All students of public international law are at some point taught that as a matter of doctrine all treaties are subject to the same unified rules of interpretation. Yet at the same time, everyone knows that some treaties are special. Time and again we hear that some kinds of treaties are different. Courts, tribunals, and scholars often intone that certain treaties are entitled to special treatment when it comes to interpretation, especially as regards changes of circumstances and intentions attending the passage of time.
Often the argument is that human rights treaties are somehow special – capable of progressive evolution over time, with or without the continued consent of the parties. By the same token, it is sometimes suggested that subsequent party practice, usually an authentic criterion for the interpretation, reinterpretation, or even the modification of treaties, is somehow of less value in the context of interpreting treaties that confer rights on natural persons. The argument is that in such cases the mastery of the parties over time is somehow reduced. We hear similar statements about environmental treaties, territorial treaties, and of course the constituent instruments of international organizations. The problem is that the explanations offered for differentiating among types of treaties are rarely satisfactory.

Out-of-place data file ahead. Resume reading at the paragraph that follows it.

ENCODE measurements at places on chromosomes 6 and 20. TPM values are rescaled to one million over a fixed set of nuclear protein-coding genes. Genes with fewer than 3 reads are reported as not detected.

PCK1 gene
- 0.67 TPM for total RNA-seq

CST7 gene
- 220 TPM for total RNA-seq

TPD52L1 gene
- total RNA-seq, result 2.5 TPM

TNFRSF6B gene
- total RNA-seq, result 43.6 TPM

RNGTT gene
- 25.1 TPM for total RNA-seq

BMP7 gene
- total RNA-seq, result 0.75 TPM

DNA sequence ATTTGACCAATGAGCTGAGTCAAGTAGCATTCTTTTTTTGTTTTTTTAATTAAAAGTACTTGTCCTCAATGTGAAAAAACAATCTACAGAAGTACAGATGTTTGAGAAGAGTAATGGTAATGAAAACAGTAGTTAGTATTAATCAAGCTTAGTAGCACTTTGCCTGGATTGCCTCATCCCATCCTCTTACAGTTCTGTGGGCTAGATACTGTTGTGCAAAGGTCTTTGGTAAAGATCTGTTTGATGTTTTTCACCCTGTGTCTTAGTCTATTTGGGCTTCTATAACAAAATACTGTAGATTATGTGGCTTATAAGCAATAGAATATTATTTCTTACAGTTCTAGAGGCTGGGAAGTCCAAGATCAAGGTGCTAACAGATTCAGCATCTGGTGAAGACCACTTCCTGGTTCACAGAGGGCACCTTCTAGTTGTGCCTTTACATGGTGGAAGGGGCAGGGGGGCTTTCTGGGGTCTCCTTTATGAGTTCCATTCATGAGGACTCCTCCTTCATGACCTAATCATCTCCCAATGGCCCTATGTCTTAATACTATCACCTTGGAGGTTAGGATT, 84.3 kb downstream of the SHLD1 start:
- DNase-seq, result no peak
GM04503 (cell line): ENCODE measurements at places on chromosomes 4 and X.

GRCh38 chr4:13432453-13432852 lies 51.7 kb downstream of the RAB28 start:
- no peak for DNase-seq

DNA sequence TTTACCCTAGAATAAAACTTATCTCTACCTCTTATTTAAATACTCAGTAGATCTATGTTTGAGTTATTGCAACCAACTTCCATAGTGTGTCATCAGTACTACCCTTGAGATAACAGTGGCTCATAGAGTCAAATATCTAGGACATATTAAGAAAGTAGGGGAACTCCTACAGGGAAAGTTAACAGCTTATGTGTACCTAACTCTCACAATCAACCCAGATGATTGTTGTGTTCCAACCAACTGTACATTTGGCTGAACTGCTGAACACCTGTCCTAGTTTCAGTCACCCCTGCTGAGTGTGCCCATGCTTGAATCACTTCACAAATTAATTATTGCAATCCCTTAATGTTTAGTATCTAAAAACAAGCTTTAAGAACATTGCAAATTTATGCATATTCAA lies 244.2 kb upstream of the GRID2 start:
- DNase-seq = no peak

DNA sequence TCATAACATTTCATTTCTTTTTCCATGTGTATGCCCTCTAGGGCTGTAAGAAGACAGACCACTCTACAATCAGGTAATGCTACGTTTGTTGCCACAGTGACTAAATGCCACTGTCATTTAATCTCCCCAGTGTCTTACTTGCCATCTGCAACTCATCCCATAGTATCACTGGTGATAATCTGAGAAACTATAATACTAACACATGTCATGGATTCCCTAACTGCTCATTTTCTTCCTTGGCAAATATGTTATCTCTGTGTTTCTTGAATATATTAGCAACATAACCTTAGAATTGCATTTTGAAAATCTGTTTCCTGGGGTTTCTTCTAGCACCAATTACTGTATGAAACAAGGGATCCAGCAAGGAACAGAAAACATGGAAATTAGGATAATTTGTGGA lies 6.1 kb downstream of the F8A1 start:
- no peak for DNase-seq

The argument that a particular treaty provision is entitled to special treatment tends to be explained in one of two ways, both of which prove ultimately unsatisfying. One approach simply invokes the general subject matter of certain treaties in singling them out for special treatment. In light of their special subject matter, the argument goes, treaties on subjects like human rights or the environment should be understood as insulated from the changing will of the parties, and sometimes capable of autonomous evolution. But such statements cannot withstand serious criticism. In the words of the ILC’s Fragmentation Report (at ): “characterizations (‘trade law’, ‘environmental law’) have no normative value per se … The characteristics have less to do with the ‘nature’ of the treaty than the interests from which it is described.”